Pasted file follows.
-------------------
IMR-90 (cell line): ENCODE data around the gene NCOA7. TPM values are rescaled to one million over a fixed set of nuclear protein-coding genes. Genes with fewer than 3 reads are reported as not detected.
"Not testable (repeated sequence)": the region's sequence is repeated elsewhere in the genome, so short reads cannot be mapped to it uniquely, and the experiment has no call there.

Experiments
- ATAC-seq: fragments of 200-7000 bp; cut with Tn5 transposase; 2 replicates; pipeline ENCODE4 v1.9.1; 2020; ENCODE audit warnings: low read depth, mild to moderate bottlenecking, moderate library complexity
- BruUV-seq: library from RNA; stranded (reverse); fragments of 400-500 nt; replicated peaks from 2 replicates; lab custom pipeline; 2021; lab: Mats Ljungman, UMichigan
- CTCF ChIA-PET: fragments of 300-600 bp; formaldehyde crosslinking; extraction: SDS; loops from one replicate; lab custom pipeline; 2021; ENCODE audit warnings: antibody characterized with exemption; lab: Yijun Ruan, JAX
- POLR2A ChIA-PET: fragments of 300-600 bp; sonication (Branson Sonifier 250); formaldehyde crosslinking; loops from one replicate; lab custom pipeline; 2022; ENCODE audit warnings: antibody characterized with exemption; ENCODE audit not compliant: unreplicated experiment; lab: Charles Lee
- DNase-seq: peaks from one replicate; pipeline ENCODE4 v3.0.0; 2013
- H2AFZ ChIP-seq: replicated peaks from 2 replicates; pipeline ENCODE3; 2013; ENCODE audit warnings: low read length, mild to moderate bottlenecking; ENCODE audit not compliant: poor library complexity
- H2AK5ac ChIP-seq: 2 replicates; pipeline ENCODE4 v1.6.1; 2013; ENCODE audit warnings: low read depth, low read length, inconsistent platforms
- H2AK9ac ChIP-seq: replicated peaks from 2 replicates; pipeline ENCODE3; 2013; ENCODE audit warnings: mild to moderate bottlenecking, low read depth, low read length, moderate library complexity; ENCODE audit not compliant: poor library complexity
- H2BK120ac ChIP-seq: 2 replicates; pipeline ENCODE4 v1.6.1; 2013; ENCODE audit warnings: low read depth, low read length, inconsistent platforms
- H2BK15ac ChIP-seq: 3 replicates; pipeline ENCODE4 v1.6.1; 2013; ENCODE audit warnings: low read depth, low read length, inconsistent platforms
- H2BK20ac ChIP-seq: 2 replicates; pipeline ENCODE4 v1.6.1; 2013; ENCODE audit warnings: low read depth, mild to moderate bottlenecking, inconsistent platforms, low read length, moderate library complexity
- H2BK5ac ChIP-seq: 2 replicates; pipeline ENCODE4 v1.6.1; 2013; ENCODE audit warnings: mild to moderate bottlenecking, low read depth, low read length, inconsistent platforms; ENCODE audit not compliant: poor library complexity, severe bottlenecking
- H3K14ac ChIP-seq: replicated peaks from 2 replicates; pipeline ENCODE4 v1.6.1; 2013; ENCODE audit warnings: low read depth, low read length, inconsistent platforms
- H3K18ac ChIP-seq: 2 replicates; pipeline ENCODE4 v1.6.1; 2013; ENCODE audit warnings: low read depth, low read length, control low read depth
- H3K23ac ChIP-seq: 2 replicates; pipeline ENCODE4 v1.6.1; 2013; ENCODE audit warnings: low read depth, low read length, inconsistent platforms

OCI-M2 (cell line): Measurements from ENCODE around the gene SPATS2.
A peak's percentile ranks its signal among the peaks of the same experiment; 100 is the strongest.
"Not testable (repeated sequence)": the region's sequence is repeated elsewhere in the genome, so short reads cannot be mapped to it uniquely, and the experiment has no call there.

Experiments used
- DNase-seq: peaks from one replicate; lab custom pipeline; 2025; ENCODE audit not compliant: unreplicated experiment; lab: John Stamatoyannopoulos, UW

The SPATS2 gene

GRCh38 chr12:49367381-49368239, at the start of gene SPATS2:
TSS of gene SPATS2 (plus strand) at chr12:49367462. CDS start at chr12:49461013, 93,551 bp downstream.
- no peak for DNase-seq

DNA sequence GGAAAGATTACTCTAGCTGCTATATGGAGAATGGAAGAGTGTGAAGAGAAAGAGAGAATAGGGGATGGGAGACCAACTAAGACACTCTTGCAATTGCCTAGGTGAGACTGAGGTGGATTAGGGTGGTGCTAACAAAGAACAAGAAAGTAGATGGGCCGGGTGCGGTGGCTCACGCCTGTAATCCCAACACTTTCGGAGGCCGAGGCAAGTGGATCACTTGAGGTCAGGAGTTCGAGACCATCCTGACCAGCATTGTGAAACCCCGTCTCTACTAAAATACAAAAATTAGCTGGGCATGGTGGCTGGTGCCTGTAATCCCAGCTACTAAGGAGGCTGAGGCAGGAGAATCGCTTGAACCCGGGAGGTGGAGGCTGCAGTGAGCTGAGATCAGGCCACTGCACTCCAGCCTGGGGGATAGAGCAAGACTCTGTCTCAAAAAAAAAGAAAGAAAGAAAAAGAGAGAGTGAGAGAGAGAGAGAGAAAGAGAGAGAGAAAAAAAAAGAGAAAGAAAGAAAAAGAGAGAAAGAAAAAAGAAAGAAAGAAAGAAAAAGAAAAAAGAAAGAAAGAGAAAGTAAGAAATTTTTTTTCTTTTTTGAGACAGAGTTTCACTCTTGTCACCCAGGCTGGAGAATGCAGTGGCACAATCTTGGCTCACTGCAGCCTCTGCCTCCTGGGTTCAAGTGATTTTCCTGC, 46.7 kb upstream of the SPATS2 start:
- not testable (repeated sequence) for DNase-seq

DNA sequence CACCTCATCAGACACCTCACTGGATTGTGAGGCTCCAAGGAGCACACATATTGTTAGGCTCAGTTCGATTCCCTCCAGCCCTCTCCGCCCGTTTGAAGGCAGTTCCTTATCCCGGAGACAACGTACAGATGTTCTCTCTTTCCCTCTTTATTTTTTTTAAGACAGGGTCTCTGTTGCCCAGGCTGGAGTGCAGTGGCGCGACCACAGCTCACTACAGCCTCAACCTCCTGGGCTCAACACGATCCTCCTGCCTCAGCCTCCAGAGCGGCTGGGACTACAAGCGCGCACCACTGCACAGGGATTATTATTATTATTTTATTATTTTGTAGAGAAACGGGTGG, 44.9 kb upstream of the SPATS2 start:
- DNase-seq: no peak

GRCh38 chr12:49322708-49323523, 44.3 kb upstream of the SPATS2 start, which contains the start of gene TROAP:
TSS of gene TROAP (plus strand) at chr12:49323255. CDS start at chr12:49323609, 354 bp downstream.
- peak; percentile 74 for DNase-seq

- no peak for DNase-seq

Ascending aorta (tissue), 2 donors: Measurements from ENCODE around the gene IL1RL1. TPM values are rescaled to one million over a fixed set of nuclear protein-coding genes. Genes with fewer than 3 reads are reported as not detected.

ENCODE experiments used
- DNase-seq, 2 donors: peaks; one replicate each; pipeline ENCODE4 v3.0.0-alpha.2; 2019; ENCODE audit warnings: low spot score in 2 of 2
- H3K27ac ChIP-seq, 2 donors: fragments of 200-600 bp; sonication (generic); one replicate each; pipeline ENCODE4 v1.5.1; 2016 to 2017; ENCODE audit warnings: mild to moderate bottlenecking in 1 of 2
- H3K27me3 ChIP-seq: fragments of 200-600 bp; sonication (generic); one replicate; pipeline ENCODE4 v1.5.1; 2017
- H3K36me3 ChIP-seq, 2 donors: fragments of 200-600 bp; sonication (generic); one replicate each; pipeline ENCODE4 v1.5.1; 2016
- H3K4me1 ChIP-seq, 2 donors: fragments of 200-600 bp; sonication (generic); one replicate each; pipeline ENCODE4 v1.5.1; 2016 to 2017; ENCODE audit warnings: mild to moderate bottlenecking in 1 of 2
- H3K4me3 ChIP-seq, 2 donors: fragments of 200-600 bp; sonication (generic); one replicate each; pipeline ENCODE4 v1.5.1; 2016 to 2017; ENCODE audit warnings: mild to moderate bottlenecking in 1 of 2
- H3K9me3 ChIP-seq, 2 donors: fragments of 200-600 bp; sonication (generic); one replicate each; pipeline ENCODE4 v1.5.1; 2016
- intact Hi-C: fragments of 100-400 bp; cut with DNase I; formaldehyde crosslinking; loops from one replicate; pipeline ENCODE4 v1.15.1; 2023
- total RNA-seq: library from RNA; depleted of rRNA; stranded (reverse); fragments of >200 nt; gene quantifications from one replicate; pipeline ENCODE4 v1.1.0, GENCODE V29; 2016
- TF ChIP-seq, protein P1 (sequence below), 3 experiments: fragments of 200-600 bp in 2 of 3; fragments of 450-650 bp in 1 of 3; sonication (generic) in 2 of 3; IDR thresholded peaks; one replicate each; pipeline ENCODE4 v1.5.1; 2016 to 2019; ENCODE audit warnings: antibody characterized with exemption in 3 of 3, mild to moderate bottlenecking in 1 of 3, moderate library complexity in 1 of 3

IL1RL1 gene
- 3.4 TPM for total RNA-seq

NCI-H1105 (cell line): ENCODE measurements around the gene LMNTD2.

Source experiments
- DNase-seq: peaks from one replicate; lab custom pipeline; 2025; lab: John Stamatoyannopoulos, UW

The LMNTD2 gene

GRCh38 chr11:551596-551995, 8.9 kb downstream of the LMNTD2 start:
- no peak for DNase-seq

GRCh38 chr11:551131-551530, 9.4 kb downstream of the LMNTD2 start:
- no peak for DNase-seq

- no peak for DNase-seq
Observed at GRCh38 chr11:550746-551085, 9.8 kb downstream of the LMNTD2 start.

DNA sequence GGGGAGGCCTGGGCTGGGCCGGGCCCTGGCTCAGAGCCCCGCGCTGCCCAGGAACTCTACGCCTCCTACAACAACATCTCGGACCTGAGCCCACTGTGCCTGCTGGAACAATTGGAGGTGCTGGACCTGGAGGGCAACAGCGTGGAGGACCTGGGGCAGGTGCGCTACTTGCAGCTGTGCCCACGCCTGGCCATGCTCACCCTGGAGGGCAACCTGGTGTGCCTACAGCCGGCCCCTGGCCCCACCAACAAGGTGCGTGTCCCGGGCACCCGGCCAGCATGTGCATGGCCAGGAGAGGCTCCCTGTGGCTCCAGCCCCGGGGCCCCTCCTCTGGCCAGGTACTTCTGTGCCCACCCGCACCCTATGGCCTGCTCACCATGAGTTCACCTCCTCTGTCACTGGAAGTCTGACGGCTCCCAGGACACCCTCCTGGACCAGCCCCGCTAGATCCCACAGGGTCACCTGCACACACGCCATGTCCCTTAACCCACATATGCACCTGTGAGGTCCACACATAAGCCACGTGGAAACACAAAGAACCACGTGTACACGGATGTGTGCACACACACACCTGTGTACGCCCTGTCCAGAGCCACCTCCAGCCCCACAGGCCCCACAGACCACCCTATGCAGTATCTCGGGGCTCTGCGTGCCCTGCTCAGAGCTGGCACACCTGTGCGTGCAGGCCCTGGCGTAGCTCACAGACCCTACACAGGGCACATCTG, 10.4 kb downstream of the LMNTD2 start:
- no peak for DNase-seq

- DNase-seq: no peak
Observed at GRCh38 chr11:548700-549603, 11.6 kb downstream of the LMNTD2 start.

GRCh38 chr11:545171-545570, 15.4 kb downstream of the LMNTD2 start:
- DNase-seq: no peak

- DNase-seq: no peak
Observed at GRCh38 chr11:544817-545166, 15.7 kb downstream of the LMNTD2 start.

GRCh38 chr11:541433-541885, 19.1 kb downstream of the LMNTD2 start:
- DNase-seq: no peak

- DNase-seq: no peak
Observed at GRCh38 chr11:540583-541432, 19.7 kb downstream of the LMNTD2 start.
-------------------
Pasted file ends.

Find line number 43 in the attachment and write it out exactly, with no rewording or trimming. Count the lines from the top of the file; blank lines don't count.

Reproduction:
- H3K4me3 ChIP-seq, 2 donors: fragments of 200-600 bp; sonication (generic); one replicate each; pipeline ENCODE4 v1.5.1; 2016 to 2017; ENCODE audit warnings: mild to moderate bottlenecking in 1 of 2